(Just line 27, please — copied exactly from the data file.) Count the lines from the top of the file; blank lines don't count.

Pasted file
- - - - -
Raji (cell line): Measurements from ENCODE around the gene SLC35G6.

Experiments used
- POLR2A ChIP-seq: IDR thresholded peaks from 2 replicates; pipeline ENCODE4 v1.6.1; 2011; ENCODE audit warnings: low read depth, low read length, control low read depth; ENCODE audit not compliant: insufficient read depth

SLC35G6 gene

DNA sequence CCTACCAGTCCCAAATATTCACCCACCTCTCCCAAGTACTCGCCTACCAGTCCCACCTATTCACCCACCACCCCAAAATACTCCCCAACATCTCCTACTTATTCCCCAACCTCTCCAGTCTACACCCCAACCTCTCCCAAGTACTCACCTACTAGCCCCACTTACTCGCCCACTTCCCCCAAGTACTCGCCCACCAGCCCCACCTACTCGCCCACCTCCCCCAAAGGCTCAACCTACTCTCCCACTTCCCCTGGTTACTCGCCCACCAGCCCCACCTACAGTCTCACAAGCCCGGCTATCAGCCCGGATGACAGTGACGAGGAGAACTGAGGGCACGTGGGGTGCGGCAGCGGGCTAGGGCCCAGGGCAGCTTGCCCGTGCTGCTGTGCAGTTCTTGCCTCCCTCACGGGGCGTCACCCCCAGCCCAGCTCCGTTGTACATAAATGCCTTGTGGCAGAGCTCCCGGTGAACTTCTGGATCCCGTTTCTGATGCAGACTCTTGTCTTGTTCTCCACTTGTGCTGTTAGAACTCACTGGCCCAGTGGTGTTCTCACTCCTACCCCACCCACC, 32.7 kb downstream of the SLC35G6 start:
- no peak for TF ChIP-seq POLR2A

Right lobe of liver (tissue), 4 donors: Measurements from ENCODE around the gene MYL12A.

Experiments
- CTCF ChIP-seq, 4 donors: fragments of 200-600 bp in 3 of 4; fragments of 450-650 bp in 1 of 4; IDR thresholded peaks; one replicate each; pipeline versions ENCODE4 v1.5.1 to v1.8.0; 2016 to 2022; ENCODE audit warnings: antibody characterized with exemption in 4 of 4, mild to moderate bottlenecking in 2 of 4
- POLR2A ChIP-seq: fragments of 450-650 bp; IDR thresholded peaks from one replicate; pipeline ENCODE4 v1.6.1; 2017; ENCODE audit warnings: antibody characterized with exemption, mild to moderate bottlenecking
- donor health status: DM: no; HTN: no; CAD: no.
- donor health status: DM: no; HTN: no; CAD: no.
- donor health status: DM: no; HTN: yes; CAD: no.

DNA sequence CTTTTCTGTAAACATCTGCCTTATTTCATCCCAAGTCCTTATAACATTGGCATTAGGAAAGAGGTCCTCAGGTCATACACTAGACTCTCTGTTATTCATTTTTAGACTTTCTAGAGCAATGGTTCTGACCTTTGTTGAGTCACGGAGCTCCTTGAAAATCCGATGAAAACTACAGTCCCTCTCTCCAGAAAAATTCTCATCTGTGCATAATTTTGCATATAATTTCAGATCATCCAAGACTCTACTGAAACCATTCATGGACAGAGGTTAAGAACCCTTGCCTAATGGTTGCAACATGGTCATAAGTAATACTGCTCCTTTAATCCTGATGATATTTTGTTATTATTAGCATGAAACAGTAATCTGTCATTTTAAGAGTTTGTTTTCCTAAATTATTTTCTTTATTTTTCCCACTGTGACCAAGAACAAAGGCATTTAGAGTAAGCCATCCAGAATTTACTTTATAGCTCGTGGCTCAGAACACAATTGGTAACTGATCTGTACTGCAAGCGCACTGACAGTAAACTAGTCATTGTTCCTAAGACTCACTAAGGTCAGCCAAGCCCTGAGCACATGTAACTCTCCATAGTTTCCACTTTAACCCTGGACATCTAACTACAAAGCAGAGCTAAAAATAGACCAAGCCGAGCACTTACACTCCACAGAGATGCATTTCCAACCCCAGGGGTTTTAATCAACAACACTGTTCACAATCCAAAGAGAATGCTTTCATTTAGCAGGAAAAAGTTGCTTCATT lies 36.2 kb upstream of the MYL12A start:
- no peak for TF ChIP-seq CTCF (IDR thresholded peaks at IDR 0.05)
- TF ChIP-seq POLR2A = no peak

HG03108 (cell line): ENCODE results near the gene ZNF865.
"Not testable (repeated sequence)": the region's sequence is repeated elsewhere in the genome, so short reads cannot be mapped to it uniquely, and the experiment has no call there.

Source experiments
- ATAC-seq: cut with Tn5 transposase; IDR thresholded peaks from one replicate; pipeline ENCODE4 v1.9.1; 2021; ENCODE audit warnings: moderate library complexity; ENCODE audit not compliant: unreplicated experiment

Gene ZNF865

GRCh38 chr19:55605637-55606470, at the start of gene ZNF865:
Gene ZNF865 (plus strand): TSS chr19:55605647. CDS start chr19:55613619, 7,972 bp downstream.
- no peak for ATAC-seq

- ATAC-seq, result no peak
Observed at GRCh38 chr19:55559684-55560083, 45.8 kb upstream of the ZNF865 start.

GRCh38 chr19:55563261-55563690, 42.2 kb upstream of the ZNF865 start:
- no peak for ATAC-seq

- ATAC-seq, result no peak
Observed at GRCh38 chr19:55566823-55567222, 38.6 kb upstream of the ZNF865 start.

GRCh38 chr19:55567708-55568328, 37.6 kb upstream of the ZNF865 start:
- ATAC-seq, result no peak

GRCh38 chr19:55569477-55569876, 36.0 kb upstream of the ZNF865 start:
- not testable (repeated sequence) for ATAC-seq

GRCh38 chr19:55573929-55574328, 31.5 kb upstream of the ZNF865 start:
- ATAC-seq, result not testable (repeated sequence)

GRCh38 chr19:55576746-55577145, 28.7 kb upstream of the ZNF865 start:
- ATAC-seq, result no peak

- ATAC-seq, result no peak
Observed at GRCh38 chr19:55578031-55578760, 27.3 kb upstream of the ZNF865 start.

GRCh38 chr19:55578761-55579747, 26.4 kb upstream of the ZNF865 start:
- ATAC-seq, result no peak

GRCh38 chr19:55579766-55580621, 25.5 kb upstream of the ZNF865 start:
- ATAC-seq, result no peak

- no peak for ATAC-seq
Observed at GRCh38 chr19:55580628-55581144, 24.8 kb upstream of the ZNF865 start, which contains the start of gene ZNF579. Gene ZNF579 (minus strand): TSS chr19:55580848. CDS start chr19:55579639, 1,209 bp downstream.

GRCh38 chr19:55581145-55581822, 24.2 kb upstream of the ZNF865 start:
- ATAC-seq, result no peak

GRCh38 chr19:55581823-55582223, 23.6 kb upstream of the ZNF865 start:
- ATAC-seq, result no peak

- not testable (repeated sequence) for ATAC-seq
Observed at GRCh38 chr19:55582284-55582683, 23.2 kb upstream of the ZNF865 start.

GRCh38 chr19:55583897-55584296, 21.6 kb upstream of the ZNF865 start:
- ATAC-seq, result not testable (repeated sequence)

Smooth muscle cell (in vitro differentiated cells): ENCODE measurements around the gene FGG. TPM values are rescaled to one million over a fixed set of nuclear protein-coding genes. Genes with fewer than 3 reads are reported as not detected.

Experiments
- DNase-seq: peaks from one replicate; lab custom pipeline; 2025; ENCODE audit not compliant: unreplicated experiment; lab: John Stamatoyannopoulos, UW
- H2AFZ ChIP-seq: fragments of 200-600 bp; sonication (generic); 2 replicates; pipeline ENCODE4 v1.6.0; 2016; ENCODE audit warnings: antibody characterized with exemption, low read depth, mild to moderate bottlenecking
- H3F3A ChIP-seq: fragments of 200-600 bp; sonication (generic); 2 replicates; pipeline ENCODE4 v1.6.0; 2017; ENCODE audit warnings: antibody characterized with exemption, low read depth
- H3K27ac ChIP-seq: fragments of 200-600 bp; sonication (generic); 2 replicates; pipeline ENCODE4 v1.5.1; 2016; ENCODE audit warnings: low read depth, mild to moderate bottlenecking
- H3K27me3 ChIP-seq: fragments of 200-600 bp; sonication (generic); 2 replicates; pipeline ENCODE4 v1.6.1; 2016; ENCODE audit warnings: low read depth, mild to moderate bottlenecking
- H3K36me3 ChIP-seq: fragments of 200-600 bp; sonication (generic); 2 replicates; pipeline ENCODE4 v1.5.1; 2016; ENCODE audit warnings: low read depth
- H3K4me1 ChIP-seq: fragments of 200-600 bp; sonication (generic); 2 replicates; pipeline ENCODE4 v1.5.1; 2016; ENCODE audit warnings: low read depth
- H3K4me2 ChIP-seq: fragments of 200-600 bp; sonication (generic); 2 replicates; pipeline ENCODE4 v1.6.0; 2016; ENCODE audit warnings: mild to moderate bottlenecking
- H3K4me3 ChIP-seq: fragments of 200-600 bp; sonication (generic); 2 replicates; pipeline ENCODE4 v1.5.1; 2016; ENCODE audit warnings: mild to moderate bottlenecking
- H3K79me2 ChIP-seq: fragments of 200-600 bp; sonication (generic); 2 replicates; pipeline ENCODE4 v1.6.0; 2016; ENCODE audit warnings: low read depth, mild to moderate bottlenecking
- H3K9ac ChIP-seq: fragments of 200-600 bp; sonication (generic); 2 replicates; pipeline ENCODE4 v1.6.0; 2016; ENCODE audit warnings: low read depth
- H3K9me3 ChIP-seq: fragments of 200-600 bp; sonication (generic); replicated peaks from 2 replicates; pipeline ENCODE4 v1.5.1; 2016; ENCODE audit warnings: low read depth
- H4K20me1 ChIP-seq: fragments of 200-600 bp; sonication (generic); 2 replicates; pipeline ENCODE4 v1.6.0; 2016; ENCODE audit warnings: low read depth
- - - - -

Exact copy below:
GRCh38 chr19:55563261-55563690, 42.2 kb upstream of the ZNF865 start: